I heard the wind before I felt it. So did the Maniacs. It came from behind them, currents of wind converging on the spot where they stood, blowing Jack and Christine into the air, over the parking lot where everyone stood and into the old Tool & Die shop sign.
When you’re throwing around that much wind, it doesn’t just hit your target. Vaughn’s blast lifted pebbles from the side of the roadbed, loose chunks of road, tree branches from the pine trees behind the businesses on the other side of the road, grass, and dirt.
They hit the building along with the Maniacs, shattering windows, making cracks in the bricks, and divots in the wall.
It didn’t knock them out, but it didn’t have to.
I’d turned around, aiming myself at Jack Maniac. If I could keep him from flying away, Travis and Haley could rip and tear at his armor.
They fell to the ground after hitting the building. Jack began to pull himself up, but some force knocked his feet out from under him. From the lack of collateral damage, I guessed it must have been Daniel’s telekinesis.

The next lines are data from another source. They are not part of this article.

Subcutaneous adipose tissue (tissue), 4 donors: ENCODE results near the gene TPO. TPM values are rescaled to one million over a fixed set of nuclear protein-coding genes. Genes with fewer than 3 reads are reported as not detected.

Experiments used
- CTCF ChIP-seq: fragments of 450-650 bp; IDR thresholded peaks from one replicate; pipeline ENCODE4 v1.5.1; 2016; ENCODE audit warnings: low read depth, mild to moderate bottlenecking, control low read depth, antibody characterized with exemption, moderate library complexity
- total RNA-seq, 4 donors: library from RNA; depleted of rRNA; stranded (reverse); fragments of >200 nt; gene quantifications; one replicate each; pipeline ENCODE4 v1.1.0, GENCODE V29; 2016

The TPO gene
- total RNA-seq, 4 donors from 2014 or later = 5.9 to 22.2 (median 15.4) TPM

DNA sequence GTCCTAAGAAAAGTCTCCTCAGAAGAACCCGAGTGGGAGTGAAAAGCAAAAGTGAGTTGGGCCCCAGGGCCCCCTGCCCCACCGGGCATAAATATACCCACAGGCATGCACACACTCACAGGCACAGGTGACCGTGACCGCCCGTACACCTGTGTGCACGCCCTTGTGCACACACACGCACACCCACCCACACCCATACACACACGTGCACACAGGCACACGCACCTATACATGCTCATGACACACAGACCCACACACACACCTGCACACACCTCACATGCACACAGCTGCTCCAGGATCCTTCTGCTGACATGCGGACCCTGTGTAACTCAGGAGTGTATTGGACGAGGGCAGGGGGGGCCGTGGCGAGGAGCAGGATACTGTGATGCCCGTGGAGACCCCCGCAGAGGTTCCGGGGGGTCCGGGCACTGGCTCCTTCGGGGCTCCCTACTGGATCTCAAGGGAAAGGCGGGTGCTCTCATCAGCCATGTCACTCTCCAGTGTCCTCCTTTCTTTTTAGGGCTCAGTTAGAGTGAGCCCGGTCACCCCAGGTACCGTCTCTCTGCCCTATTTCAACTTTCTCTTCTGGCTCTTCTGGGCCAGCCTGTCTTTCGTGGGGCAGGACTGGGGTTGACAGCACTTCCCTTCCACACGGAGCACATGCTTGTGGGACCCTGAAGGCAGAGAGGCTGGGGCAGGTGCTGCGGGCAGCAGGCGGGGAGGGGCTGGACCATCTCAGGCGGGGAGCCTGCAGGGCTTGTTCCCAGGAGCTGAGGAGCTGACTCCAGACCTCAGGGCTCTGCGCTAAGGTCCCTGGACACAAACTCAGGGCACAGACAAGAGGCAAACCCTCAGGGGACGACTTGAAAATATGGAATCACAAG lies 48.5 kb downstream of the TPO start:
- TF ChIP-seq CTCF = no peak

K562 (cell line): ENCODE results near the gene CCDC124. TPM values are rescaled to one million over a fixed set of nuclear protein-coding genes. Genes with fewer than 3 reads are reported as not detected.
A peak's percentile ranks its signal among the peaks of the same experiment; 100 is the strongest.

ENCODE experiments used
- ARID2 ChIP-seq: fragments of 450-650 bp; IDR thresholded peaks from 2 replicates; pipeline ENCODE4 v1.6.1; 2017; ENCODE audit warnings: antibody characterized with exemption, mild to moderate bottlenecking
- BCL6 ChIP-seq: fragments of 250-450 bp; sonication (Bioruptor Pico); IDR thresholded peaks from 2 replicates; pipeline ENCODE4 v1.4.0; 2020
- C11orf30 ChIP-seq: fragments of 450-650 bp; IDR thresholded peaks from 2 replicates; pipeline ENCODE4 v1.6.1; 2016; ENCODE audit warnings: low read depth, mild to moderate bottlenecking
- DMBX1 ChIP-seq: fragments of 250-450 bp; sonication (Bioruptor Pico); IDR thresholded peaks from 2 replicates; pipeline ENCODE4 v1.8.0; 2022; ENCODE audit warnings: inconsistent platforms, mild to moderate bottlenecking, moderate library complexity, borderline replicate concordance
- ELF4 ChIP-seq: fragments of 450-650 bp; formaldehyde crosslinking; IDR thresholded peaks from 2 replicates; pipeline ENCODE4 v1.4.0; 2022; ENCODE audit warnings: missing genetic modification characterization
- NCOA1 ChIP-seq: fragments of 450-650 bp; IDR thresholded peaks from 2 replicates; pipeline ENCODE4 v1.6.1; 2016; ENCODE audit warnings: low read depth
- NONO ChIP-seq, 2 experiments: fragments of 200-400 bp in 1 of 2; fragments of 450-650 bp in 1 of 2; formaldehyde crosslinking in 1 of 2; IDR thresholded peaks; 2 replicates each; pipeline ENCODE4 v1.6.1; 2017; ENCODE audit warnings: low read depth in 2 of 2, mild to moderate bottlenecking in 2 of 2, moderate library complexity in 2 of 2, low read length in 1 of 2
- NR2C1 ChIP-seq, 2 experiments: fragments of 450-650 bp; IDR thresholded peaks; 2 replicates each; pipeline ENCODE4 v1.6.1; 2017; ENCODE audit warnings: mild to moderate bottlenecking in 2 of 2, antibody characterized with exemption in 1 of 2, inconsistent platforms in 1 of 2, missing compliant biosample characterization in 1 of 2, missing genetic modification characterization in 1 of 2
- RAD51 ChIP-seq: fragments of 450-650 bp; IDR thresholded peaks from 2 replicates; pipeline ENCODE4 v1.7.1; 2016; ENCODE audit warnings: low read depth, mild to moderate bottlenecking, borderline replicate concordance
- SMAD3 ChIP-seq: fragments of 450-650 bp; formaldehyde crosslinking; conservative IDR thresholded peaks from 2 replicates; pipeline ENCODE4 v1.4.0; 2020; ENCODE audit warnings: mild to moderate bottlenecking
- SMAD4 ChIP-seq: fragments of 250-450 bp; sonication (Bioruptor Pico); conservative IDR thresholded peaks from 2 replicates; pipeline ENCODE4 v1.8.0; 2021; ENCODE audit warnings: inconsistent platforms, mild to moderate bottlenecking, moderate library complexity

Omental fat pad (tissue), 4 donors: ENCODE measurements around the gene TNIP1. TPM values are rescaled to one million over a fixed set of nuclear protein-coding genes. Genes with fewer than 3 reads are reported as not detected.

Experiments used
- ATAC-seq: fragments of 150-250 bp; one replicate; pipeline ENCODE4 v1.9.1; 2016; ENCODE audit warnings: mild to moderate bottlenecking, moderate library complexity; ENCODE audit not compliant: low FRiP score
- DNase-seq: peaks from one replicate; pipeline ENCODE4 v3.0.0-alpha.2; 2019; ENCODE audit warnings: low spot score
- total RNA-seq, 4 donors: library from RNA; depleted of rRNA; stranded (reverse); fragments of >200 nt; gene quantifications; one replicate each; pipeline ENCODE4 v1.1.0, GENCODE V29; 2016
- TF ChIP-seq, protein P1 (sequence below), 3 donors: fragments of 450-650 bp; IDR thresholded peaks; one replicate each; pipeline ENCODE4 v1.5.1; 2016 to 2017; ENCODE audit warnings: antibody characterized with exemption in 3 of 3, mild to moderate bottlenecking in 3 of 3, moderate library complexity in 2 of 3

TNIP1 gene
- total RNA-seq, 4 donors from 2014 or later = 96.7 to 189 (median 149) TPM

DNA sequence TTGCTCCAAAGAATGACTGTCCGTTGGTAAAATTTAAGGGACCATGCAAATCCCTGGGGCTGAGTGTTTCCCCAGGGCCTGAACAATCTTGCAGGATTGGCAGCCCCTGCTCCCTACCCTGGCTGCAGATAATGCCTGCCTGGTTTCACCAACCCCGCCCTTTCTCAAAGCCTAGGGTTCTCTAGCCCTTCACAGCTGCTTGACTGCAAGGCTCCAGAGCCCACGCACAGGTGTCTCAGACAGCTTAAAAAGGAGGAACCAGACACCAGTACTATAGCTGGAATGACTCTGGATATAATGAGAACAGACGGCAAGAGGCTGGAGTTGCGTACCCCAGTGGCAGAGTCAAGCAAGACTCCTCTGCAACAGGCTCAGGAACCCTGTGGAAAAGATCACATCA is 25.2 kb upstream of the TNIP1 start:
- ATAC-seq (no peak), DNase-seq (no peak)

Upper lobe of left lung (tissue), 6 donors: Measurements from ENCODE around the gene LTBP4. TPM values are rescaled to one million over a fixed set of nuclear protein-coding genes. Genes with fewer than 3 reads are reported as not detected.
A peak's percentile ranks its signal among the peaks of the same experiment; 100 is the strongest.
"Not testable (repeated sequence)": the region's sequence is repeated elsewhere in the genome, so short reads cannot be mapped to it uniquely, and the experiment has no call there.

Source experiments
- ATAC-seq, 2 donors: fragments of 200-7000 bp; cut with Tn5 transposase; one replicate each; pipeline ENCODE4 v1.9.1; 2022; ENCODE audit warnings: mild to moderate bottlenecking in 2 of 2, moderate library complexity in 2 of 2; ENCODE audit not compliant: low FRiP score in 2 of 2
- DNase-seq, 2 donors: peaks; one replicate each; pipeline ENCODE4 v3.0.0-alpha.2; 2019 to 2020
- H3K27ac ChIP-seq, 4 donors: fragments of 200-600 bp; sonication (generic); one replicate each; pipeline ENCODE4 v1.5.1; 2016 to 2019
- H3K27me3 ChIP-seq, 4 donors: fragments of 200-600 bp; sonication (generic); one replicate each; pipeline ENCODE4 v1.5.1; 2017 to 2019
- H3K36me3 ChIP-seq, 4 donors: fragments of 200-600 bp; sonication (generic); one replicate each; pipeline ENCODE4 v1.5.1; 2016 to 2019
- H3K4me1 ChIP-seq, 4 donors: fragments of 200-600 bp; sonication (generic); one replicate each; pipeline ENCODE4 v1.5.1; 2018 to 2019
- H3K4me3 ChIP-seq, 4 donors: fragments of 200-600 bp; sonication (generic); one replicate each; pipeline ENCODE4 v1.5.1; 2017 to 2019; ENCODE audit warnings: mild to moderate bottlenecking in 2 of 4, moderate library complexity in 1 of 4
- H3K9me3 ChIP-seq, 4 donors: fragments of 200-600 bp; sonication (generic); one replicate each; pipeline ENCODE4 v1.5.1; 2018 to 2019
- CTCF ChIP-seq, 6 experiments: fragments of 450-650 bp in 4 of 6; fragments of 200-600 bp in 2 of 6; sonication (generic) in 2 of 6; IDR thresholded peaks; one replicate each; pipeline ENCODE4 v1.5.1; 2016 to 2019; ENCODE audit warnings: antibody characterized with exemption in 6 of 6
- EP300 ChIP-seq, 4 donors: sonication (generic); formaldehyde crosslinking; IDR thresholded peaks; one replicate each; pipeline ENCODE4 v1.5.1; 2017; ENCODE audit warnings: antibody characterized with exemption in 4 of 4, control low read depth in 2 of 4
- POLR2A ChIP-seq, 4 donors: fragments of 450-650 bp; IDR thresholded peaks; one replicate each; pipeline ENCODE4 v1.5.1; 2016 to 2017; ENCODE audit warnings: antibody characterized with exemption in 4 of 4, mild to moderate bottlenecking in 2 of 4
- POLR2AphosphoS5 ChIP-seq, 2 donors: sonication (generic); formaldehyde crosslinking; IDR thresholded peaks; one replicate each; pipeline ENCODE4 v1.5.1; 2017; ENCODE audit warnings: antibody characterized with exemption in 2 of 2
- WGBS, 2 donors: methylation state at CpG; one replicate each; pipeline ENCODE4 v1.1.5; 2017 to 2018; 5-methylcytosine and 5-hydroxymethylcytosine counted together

He landed on his face, and I hit him immediately after. We both slammed into the wall.
I slipped my arms under his arms and behind his neck. In wrestling, it would have been a killer move, sometimes literally, but wrestling takes different turns when the combatants can create tons of force.
He couldn’t reach me with his axe, or point his gun at me, but he could still push against the ground.
His push sent us into the air, pointed upward. Then the jets on his legs kicked in.
I let go with one hand, aiming it at his face, and activating the sonics.
The answering shout told me his helmet hadn’t be insulated against noise. Had the electronics been insulated? No way to know but try.
I gave him another shot in the face, this one at a frequency that damaged electronics, and moved my hand back to his neck.
He didn’t lose control of the armor which was a disappointment, but he did shout, “What the fuck!”
That gave me hope, but hope doesn’t win fights.
I looked up, deciding it was time to make sure he wasn’t trying to scrape me against the wall of a building.
We were traveling straight up into the sky. I gave the rocketpack more fuel. Time to take control of this flight.
Maybe, I thought, I could scrape him against a wall.